Self-Esteem: Taking It By The Horns Part 2

Posted: March 26, 2012 in Motivational

Last time we discussed;

1. Take action. Get it done.

2. Face your fear.

Now today we discuss 2 more points;

3. Understand in what order things happen.

One of my favourite snippets of movie-dialogue is this one from the 1999 film “Three Kings”.

In this scene Major Archie Gates (George Clooney) wants the small team to save a fellow soldier and steal Saddam’s gold just after the first Gulf War has ended.

The young soldier Conrad Vig (Spike Jonze) has his doubts about the plan:

Archie Gates: You’re scared, right?
Conrad Vig: Maybe.
Archie Gates: The way it works is, you do the thing you’re scared shitless of, and you get the courage AFTER you do it, not before you do it.
Conrad Vig: That’s a dumbass way to work. It should be the other way around.
Archie Gates: I know. That’s the way it works.

Great movie. Great little piece of dialogue. Even though it may not be what people want to hear.

The thing is, when you do things you don’t just build confidence in your ability to handle different situations. You also experience progressive desensitization. What that means is that situations – like for example public speaking or maybe just showing your latest blogpost to an audience out there – that made you feel all shaky become more and more normal in your life. It is not longer something you psyche yourself up to do. It just becomes normal. Like tying your shoes, hanging out with your friends or taking a shower.

It may seem scary now. But after having done whatever you fear a few to a dozen times or so you may think: “Is that it?”. You almost feel disappointed of how anticlimactic it has become. You may even get a bit angry with yourself and wonder why you avoided doing it for so long.

4. Prepare.

“One important key to success is self-confidence. An important key to self- confidence is preparation.”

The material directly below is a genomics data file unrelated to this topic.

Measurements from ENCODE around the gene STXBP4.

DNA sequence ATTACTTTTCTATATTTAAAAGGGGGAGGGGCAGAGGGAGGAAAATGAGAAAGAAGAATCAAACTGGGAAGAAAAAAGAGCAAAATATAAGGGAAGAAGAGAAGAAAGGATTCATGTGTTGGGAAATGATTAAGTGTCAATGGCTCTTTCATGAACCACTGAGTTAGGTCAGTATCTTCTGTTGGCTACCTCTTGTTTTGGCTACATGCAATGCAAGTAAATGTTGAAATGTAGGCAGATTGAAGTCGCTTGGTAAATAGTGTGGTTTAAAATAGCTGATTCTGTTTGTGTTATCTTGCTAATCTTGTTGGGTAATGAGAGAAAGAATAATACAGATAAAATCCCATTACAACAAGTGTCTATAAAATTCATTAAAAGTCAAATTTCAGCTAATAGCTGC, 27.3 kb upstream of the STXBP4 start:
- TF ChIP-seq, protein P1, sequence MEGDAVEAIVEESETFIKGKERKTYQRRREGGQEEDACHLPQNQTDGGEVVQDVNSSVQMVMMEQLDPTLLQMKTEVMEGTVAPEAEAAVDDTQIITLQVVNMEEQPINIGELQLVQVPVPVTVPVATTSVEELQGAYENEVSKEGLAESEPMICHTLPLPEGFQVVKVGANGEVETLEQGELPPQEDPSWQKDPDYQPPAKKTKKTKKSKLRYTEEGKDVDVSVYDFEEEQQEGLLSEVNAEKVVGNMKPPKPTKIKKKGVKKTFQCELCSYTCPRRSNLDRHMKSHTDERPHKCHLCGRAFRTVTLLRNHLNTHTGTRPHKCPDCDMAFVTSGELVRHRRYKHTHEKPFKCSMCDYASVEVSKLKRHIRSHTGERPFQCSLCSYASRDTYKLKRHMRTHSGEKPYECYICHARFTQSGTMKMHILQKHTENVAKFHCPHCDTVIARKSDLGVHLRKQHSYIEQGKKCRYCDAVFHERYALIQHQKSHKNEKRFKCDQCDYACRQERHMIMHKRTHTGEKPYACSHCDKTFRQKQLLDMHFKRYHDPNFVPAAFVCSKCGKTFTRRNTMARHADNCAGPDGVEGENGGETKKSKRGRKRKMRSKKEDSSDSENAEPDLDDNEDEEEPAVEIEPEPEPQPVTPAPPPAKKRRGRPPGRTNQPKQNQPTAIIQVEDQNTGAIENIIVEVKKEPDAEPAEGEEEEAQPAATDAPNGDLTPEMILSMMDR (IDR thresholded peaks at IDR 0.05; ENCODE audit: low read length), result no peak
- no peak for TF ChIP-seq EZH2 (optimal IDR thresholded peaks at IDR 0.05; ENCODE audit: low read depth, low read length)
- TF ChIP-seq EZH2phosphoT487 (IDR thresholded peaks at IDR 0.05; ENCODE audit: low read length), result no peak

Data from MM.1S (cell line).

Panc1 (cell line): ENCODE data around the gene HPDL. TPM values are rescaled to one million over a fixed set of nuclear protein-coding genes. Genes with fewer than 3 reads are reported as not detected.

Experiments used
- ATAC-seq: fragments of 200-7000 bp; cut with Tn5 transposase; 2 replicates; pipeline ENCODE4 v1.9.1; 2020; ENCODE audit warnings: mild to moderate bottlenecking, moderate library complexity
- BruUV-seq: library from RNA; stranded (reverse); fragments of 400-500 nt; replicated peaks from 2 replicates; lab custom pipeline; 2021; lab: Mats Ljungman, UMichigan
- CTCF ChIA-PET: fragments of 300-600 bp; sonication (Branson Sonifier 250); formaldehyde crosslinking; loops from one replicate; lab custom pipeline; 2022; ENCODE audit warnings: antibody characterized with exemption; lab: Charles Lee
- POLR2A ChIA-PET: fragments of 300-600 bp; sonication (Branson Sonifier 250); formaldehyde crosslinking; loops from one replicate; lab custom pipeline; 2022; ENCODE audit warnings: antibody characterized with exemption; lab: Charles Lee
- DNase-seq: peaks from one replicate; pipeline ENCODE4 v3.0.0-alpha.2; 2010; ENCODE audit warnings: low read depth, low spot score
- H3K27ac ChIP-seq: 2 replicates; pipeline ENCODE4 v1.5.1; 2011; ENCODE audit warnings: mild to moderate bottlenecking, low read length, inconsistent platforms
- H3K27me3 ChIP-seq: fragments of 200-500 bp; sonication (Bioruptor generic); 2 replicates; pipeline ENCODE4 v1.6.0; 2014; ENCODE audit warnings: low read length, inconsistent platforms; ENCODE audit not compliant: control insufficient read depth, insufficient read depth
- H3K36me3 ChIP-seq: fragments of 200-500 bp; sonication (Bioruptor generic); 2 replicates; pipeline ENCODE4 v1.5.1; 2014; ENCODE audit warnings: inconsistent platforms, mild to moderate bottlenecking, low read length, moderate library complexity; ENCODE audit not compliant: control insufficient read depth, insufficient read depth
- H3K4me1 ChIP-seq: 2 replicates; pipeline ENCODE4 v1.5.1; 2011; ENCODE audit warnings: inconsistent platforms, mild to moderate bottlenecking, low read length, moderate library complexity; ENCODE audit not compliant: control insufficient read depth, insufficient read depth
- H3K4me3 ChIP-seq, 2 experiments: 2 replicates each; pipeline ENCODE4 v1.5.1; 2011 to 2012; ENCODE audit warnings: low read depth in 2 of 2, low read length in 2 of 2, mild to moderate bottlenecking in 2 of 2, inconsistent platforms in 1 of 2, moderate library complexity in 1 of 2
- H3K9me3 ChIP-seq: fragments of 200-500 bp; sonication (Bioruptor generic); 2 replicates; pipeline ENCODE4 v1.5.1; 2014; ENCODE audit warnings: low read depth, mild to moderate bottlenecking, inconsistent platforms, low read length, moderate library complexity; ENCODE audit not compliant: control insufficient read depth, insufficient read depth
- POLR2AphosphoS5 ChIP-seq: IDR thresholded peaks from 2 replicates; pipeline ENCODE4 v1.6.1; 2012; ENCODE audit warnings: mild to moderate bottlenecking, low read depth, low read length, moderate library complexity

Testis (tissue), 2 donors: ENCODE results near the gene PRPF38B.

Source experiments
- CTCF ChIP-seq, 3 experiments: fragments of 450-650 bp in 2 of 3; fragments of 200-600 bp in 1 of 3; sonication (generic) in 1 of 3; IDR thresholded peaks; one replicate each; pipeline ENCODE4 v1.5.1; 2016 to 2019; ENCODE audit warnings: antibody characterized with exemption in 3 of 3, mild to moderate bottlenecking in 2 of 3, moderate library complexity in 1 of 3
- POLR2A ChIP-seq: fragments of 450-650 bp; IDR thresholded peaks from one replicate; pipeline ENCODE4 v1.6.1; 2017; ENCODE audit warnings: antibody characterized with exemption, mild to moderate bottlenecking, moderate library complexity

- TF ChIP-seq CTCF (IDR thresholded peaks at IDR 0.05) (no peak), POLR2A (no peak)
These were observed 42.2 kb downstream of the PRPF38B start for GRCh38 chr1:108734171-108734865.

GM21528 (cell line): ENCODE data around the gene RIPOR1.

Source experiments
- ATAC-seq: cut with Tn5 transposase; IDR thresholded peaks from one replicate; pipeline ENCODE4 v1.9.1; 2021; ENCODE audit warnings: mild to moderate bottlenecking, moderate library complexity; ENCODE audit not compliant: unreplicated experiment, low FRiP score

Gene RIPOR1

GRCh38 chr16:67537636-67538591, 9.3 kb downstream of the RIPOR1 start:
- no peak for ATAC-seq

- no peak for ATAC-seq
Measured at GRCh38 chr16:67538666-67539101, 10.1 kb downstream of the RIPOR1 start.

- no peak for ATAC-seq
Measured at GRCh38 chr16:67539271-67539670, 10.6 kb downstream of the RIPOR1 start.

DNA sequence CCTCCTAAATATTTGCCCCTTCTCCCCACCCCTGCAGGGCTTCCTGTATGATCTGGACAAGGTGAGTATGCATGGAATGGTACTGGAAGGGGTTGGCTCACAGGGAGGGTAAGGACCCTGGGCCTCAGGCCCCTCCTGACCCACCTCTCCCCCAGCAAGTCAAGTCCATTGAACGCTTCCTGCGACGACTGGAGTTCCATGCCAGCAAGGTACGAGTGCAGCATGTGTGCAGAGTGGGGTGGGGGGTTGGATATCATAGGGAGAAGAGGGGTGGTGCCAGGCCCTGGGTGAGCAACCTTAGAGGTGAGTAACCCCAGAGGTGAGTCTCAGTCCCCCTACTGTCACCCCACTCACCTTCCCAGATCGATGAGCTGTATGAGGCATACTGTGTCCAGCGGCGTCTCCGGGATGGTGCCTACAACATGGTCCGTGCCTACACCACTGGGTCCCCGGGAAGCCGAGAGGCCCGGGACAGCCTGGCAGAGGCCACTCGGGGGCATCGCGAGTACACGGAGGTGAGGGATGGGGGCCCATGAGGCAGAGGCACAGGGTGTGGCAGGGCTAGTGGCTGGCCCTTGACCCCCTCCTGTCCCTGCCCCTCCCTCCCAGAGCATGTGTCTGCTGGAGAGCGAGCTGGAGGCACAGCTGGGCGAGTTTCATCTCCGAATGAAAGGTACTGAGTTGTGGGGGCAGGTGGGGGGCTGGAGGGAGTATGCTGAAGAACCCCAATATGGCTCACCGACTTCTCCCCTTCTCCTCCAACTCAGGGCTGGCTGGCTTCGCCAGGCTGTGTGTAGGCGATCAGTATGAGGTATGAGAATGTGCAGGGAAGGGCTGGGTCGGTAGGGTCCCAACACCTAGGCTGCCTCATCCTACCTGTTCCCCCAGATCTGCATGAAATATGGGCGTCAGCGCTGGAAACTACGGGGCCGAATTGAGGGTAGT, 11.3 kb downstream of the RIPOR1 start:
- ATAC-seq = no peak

Arthur Ashe

When you know nothing of what you are about to do it’s very easy to get lost in vague, foggy fear and start building big horror scenarios in your mind of what may happen if you give it a try.

Preparing yourself and educating yourself can be a big help here. By for example rehearsing and rewriting your speech over and over you can pretty much learn it by heart. By doing research you can find breathing techniques that can quickly make your calmer and present. Or simple visualization techniques that make you feel more confident and positive as you step out on the stage.

This is obviously more work than not doing anything about the speech at all before you start giving it. But it can make a huge difference in your confidence levels if you take the time to prepare yourself. And of course, the speech and the delivery of it will most likely be a lot better too.

So prepare and you will feel more comfortable and confident. Just don’t make the mistake of getting stuck in the preparation phase and using it as a way to avoid taking action and the possible pain that it may result in.

Next time we will be looking at Part 3 which has 2 more points.

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